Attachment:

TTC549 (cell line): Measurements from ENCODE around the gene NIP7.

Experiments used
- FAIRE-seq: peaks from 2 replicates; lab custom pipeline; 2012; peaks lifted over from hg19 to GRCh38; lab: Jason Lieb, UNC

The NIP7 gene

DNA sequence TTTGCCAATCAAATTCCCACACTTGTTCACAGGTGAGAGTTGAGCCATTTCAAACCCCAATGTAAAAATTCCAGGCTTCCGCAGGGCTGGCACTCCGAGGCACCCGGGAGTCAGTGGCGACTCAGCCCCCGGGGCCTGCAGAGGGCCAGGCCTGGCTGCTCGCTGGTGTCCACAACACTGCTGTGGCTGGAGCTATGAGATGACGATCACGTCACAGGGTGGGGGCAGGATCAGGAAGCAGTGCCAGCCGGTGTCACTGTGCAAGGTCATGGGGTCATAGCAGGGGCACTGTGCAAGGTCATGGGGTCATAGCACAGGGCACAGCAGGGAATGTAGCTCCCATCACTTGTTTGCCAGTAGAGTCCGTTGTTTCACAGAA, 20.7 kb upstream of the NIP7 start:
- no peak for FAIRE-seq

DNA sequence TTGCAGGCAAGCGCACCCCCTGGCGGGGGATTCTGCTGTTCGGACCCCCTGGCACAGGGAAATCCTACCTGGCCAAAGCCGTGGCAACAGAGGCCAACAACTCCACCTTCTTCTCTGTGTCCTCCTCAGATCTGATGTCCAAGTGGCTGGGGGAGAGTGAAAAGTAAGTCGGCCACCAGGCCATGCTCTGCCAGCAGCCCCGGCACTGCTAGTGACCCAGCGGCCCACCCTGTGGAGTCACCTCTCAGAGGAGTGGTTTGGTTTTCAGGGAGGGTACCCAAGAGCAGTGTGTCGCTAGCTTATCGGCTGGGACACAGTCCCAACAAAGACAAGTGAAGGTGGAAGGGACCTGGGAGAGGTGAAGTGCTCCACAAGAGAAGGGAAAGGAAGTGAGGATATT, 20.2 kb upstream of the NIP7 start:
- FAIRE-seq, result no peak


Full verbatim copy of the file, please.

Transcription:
TTC549 (cell line): Measurements from ENCODE around the gene NIP7.

Experiments used
- FAIRE-seq: peaks from 2 replicates; lab custom pipeline; 2012; peaks lifted over from hg19 to GRCh38; lab: Jason Lieb, UNC

The NIP7 gene

DNA sequence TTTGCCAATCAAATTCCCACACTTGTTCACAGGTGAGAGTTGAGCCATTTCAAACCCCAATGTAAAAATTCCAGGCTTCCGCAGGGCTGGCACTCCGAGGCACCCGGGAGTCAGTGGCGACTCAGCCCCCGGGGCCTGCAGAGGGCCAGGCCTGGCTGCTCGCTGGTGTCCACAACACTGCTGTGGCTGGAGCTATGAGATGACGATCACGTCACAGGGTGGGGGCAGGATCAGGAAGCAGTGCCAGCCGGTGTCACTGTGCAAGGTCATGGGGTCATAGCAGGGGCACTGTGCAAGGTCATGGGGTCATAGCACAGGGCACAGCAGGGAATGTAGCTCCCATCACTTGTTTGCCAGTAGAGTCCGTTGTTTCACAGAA, 20.7 kb upstream of the NIP7 start:
- no peak for FAIRE-seq

DNA sequence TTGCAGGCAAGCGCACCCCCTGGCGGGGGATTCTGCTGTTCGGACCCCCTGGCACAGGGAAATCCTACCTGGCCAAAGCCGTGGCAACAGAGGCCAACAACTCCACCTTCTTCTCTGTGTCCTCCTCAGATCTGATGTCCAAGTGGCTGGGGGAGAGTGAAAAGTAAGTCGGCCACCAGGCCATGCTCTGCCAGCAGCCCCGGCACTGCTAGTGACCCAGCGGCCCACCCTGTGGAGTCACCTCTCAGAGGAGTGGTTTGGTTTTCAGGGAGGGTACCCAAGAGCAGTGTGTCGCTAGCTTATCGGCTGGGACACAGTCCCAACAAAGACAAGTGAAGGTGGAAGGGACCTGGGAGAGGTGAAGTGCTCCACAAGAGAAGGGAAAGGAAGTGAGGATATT, 20.2 kb upstream of the NIP7 start:
- FAIRE-seq, result no peak